The global cardiac rhythm management (CRM) market is set to experience significant expansion and emerging market adoption, with revenues climbing from $10.9 billion in 2012 to more than $15.7 billion by 2020, at a Compound Annual Growth Rate (CAGR) of 4.6%, according to a new report from research and consulting firm GlobalData.
The company’s latest report states that the U.S. held the largest CRM market share in 2012, with 55%, and will continue to do so in 2020 with 45% – despite the potential slowing effect of Obamacare on revenue growth. The 5EU countries – France, Germany, Italy, Spain, and the UK – followed in 2012, with a share of 29%, which is due to rise to 32% by the end of the forecast period.
The anticipated expansion of the global CRM market will result from increasing incidences of arrhythmia and heart failure in the global population, combined with the growing market penetration of pacing and pulse generator technology in the Asia-Pacific and South American regions.
Rob Littlefield, MSc, GlobalData’s Senior Analyst covering Medical Devices, says: “The extremely competitive CRM market is dominated by several key players, who must continue to innovate in the face of mounting pricing pressures and strict regulation as they battle to gain market share.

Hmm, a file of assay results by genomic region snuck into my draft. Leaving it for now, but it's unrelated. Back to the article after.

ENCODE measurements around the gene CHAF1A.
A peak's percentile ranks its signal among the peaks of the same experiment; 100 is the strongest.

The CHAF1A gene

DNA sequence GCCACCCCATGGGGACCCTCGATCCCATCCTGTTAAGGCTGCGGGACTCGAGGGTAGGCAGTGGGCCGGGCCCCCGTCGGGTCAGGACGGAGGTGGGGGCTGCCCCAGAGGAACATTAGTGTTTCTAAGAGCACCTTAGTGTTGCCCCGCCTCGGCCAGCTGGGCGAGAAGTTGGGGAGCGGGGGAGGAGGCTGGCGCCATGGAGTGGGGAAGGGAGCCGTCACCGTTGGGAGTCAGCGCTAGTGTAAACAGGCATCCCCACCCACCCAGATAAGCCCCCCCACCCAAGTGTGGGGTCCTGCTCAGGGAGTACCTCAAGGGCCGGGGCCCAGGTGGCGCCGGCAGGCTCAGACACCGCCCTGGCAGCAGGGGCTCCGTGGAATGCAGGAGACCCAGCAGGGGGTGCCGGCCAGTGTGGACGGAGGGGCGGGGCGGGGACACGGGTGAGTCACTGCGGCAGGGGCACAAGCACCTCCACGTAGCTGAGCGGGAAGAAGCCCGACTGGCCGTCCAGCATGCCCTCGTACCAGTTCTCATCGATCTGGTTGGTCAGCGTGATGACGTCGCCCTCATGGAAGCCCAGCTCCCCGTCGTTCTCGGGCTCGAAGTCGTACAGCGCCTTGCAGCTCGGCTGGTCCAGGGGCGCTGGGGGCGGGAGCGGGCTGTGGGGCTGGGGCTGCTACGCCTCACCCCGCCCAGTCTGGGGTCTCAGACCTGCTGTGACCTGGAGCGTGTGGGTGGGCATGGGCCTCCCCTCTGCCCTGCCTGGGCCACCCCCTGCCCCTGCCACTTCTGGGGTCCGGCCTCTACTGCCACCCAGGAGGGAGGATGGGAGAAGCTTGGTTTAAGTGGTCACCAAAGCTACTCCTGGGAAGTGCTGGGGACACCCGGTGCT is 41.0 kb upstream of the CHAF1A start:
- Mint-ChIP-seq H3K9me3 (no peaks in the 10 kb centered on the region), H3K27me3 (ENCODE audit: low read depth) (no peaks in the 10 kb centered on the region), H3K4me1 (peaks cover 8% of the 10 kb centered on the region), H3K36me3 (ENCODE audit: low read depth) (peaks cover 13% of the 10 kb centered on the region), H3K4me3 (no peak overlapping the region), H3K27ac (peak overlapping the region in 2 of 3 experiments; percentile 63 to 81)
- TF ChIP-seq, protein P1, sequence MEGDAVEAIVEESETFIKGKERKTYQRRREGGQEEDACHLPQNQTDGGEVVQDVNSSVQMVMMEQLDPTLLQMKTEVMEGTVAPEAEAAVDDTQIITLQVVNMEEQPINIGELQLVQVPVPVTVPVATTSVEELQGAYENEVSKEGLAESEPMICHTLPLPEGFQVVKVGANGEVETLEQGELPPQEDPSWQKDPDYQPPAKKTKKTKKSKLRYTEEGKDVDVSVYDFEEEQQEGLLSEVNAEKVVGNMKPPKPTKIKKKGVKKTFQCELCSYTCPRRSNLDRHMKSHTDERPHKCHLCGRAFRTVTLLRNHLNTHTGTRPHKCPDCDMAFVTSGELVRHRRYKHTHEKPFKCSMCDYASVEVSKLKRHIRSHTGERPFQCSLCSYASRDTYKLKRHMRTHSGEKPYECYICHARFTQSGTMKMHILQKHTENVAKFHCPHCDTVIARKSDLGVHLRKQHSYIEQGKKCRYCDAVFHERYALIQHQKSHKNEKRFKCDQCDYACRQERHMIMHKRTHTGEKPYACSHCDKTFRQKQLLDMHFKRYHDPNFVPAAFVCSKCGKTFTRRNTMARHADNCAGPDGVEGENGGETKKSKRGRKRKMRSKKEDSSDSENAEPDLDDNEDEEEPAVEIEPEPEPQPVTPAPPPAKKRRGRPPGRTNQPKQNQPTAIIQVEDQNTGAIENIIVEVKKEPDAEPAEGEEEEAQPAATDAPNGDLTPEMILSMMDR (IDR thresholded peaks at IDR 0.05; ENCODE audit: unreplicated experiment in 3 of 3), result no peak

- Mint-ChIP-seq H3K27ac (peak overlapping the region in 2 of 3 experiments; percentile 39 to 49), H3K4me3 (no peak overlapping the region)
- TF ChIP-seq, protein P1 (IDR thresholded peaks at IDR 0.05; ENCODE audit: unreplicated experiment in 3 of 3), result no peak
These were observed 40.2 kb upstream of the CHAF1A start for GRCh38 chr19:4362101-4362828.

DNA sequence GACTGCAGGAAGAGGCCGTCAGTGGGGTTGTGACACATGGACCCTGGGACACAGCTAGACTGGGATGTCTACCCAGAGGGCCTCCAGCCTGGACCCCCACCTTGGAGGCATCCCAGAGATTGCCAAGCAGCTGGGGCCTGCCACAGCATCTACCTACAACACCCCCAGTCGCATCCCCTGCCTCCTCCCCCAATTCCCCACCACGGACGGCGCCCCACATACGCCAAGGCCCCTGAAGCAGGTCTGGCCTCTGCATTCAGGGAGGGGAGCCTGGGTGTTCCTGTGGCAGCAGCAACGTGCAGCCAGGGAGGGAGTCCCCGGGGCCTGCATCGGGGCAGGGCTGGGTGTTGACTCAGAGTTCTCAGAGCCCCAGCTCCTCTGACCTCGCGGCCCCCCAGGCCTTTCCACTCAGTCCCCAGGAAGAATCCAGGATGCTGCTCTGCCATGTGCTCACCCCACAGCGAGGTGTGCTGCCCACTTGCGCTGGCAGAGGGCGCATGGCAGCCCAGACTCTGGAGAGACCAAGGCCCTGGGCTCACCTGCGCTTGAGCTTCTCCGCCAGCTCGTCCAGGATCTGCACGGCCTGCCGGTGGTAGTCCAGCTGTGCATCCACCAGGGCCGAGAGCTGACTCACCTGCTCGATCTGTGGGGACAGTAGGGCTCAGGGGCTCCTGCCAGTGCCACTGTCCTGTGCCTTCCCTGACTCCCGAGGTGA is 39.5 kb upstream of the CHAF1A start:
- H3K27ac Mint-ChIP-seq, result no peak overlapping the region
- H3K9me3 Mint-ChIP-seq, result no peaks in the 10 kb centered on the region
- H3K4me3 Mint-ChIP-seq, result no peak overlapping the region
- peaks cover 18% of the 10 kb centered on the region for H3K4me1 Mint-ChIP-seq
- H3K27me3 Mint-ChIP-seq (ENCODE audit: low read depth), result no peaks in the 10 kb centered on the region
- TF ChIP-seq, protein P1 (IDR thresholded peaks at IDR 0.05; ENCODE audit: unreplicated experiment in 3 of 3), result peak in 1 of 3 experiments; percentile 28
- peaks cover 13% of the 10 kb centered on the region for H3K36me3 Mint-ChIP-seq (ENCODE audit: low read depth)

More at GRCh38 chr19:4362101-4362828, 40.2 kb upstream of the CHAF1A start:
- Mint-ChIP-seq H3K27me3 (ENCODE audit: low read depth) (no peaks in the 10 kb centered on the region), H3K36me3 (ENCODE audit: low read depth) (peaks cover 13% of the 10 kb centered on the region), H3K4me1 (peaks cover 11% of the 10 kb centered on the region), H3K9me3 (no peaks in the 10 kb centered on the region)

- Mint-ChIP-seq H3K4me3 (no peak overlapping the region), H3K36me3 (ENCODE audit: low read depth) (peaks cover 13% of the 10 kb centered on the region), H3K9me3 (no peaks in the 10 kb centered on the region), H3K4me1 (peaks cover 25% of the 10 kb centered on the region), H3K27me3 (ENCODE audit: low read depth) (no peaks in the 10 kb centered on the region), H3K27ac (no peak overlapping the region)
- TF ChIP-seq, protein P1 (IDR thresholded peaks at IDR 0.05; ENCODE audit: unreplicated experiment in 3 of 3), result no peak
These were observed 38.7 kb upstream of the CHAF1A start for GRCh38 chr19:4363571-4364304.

“New technologies currently under development, such as leadless pacemakers and energy harvesting generators, promise to heighten product sales and boost new account openings, while industry standards continue to develop in regards to remote home monitoring and rate-adaptive therapy.”
However, the CRM market will experience some barriers to further revenue growth during the forecast period. These include the high costs surrounding new CRM devices, along with a subsequent lack of reimbursement, which is also expected to limit hospital product offerings.
“Additionally, healthcare reforms introduced by the US government in 2010, namely the Patient Protection and Affordable Care Act and the Health Care and Education Affordability Reconciliation Act, may adversely affect the US medical devices market by increasing pressure on device manufacturers. This could therefore slow CRM growth in what continues to be the world’s largest market shareholder,” Littlefield concludes.